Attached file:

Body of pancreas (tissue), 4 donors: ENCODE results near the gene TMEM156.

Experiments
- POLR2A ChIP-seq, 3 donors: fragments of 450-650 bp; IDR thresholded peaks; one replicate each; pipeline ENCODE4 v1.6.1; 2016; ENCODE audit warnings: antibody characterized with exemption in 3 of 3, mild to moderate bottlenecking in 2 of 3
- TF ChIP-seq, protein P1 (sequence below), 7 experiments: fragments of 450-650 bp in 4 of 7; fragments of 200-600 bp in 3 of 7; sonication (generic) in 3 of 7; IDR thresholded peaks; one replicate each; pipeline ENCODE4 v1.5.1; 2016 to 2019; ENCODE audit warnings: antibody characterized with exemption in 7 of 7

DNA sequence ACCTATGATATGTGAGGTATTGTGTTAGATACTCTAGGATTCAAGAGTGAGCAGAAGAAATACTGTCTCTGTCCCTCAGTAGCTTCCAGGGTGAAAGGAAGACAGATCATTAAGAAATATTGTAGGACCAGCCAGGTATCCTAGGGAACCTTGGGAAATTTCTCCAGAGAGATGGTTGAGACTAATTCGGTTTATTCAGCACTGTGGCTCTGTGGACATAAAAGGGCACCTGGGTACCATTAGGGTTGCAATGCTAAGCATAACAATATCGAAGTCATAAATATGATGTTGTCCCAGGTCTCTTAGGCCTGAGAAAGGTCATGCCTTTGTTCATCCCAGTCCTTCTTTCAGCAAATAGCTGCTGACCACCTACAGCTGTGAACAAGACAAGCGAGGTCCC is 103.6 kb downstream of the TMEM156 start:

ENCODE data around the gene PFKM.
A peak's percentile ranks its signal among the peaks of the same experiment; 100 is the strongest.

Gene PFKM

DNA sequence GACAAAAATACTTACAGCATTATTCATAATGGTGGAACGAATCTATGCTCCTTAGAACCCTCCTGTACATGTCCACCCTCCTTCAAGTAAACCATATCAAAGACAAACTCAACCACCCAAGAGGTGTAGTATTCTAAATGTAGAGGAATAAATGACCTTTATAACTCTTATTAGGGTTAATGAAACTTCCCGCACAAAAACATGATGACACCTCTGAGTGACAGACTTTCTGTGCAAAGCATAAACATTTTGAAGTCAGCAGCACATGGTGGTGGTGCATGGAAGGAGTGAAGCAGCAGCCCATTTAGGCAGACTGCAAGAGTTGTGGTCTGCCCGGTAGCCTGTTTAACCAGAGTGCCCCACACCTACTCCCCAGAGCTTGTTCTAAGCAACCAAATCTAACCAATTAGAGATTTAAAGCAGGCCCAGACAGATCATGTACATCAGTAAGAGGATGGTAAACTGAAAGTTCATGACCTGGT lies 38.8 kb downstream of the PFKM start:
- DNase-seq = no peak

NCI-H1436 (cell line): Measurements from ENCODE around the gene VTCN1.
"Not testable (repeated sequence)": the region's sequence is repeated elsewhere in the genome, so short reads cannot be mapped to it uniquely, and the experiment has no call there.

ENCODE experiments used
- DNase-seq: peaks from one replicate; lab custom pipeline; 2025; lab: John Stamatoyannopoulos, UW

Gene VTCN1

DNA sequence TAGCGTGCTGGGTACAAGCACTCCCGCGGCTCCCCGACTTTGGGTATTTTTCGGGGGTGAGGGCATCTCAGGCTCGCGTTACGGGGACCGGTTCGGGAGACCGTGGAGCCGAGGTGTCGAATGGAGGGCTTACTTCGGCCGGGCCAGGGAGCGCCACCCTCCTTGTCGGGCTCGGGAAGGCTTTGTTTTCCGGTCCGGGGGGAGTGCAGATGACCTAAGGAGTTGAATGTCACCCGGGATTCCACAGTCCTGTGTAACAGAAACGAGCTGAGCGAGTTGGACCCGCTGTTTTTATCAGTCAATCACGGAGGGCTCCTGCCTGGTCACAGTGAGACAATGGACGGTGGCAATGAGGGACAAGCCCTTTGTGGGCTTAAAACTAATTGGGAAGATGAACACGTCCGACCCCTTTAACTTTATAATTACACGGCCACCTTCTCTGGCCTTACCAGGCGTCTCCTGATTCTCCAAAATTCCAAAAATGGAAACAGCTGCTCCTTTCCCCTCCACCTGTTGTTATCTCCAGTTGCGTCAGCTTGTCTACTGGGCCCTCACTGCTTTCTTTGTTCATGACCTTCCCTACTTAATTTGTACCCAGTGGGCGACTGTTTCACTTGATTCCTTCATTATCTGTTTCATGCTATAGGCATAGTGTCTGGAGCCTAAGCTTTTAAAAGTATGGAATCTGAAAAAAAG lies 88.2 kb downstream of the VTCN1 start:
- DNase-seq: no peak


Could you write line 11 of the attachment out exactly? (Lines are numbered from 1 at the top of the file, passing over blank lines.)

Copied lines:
NCI-H1436 (cell line): Measurements from ENCODE around the gene VTCN1.